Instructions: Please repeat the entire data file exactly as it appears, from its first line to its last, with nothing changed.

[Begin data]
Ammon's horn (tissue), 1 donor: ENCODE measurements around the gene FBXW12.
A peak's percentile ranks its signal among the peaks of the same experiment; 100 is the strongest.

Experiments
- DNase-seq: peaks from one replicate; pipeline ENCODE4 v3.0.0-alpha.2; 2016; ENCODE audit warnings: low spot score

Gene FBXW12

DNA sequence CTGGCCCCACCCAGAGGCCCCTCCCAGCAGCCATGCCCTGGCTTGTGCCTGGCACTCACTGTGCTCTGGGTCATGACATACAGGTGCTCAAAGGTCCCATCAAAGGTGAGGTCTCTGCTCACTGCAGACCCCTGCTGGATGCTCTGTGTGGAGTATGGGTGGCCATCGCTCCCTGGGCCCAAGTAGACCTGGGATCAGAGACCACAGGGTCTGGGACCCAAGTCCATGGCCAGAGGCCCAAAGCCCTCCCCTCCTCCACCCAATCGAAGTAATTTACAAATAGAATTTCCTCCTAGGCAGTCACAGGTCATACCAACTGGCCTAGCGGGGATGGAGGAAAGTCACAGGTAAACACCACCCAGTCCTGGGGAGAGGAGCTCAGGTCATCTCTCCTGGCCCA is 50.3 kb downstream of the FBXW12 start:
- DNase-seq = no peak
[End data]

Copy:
Ammon's horn (tissue), 1 donor: ENCODE measurements around the gene FBXW12.
A peak's percentile ranks its signal among the peaks of the same experiment; 100 is the strongest.

Experiments
- DNase-seq: peaks from one replicate; pipeline ENCODE4 v3.0.0-alpha.2; 2016; ENCODE audit warnings: low spot score

Gene FBXW12

DNA sequence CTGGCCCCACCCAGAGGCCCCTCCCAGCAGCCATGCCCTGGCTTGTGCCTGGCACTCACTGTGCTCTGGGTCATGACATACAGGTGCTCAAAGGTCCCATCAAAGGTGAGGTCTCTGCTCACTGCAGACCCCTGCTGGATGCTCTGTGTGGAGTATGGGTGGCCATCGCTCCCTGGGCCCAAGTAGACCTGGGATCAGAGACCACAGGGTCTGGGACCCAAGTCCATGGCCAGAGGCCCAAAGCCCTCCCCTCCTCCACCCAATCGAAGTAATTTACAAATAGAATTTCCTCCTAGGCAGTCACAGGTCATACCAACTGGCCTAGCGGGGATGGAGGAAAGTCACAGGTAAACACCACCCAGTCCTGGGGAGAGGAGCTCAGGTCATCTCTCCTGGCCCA is 50.3 kb downstream of the FBXW12 start:
- DNase-seq = no peak